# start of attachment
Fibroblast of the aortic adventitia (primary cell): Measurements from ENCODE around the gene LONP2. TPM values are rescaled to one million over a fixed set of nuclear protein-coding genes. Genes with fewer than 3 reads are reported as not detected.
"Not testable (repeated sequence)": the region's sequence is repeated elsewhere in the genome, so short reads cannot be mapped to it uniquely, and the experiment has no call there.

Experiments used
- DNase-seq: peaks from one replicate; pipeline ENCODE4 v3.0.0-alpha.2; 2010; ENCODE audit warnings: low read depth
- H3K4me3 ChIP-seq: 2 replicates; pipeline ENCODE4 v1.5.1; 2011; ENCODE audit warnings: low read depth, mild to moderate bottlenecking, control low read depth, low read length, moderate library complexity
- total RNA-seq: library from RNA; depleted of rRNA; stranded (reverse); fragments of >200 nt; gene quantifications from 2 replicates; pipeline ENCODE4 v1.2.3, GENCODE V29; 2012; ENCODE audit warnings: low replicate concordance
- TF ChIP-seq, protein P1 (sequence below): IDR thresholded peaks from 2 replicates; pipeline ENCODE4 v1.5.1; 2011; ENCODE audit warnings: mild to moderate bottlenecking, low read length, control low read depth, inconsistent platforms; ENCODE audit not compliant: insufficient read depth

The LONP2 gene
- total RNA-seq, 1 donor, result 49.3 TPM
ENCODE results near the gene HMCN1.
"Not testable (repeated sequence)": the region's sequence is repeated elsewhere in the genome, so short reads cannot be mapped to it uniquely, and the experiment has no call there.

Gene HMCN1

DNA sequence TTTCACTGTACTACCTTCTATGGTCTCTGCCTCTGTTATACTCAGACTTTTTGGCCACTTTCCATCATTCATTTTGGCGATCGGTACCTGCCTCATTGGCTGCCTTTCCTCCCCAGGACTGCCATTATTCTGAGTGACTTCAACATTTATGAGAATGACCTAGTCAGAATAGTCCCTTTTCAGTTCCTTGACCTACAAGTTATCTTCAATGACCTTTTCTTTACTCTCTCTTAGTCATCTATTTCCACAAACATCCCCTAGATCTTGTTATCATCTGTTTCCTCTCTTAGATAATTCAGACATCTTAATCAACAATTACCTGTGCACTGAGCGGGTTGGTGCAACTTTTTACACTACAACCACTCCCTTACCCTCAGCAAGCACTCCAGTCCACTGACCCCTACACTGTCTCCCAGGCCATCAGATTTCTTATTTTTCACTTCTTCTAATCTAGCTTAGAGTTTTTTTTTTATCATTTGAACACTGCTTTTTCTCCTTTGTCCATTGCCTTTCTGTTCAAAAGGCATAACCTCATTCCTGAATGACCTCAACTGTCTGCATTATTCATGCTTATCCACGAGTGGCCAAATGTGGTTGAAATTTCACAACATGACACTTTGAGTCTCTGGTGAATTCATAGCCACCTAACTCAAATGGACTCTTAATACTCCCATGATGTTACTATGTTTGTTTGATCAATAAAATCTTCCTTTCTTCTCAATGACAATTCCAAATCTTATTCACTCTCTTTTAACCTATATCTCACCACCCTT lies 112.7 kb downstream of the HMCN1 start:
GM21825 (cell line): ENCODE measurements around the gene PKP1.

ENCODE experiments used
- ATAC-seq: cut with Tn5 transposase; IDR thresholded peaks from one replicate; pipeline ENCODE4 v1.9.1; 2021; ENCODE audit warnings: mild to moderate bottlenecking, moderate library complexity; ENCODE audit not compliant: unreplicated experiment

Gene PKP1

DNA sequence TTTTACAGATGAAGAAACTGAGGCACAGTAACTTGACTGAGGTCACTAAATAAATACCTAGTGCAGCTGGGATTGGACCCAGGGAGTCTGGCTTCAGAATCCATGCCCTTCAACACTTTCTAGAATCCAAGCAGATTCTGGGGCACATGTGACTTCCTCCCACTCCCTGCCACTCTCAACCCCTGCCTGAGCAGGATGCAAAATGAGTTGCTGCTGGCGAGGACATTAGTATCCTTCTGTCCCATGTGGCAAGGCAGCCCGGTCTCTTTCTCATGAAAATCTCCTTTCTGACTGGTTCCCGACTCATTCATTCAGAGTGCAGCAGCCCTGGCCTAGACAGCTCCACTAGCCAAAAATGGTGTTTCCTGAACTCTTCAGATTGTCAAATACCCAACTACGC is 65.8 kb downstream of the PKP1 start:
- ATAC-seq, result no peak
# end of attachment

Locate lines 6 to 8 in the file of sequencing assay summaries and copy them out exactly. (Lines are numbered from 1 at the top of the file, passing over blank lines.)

- total RNA-seq: library from RNA; depleted of rRNA; stranded (reverse); fragments of >200 nt; gene quantifications from 2 replicates; pipeline ENCODE4 v1.2.3, GENCODE V29; 2012; ENCODE audit warnings: low replicate concordance
- TF ChIP-seq, protein P1 (sequence below): IDR thresholded peaks from 2 replicates; pipeline ENCODE4 v1.5.1; 2011; ENCODE audit warnings: mild to moderate bottlenecking, low read length, control low read depth, inconsistent platforms; ENCODE audit not compliant: insufficient read depth

The LONP2 gene